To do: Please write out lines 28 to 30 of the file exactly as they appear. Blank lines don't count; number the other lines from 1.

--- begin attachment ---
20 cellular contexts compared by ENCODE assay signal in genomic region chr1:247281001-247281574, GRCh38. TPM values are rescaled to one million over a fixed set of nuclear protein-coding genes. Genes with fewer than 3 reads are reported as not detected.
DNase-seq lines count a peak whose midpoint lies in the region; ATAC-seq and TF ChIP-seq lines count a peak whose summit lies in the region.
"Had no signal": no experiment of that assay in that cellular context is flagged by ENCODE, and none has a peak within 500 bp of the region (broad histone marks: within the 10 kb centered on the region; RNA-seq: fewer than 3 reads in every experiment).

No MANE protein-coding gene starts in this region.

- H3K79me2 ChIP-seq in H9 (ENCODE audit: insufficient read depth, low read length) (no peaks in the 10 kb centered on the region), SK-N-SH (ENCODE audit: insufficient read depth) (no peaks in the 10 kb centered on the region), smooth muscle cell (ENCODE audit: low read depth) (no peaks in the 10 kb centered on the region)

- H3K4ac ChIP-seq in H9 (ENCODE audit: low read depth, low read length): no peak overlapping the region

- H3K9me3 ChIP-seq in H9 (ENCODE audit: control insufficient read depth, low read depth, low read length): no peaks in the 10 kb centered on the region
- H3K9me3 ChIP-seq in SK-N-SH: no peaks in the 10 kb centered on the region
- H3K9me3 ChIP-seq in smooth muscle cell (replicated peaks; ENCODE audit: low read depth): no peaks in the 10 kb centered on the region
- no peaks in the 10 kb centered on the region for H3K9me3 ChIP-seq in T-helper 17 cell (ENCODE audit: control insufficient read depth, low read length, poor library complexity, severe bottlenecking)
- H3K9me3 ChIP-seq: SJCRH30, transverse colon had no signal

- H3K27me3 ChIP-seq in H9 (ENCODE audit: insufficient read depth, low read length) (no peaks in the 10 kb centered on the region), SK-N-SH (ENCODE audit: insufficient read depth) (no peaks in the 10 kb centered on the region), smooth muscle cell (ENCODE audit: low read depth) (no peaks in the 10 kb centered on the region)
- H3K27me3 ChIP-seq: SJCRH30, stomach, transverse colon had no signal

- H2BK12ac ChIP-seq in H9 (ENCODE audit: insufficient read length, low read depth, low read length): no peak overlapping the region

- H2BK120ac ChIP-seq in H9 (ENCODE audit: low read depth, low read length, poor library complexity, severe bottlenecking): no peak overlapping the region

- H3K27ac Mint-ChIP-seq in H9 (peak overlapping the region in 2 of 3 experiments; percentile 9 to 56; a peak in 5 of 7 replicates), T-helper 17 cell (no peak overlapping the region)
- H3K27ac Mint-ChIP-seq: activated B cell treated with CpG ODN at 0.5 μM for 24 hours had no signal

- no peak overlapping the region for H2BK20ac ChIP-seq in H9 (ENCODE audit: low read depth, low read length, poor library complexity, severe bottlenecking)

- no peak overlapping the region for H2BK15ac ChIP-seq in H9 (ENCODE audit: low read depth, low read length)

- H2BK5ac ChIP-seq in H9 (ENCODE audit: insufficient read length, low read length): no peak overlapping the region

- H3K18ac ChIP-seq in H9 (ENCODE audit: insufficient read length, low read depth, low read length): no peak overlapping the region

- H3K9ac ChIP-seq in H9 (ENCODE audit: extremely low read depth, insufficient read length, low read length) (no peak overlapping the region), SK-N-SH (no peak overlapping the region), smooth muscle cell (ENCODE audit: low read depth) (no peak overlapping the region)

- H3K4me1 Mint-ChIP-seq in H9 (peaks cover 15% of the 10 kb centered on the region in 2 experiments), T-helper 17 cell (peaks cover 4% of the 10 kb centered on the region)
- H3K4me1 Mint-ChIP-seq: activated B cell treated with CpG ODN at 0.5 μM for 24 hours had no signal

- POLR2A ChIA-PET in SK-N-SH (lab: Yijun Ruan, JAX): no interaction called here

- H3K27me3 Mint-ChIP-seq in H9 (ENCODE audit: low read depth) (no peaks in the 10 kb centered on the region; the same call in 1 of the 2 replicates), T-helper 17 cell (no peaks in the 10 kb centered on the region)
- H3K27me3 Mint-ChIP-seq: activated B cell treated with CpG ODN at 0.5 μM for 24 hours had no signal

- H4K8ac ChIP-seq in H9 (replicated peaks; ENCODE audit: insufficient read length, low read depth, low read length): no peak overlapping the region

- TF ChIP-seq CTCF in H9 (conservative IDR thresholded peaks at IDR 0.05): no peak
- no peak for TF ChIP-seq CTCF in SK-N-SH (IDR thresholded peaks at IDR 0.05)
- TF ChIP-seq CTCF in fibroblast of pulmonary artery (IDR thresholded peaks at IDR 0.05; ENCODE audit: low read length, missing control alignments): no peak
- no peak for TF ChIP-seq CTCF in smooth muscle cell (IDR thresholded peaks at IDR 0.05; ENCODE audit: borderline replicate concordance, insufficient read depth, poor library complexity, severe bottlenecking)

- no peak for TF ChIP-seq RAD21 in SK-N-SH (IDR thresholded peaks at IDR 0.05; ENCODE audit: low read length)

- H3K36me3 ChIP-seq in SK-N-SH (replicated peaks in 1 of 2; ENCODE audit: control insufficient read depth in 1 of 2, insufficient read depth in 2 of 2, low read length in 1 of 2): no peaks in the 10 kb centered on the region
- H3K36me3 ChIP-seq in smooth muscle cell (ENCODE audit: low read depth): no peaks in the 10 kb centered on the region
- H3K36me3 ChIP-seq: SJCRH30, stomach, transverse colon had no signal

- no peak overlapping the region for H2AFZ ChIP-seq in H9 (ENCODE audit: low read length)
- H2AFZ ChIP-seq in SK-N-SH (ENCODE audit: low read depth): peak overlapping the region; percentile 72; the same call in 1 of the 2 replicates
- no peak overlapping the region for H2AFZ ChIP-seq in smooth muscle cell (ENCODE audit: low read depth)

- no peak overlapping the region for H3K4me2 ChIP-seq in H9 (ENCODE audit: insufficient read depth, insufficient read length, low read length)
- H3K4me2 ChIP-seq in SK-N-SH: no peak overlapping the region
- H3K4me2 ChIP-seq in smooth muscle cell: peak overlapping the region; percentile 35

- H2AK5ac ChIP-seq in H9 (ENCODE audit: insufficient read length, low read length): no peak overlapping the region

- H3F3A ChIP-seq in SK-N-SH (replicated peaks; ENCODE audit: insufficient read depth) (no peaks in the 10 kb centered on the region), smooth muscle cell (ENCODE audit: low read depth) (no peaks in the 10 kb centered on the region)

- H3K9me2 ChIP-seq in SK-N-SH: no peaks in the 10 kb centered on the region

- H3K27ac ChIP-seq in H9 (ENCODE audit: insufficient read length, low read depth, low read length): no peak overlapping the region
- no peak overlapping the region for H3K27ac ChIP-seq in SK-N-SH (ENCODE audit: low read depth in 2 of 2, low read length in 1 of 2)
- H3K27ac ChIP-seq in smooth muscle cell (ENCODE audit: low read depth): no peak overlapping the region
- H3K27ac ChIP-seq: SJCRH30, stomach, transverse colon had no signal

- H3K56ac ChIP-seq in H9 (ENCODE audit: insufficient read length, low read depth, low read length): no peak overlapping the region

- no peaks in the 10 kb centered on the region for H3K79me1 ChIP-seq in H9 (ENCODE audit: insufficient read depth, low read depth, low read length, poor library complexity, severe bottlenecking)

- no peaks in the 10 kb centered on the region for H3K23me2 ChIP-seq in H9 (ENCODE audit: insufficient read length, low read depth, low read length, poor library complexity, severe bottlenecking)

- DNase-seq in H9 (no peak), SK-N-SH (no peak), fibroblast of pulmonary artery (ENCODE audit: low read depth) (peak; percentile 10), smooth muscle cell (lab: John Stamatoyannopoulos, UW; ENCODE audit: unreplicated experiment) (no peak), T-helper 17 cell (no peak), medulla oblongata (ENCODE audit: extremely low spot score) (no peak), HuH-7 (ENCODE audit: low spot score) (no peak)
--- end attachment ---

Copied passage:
- H4K8ac ChIP-seq in H9 (replicated peaks; ENCODE audit: insufficient read length, low read depth, low read length): no peak overlapping the region

- TF ChIP-seq CTCF in H9 (conservative IDR thresholded peaks at IDR 0.05): no peak
- no peak for TF ChIP-seq CTCF in SK-N-SH (IDR thresholded peaks at IDR 0.05)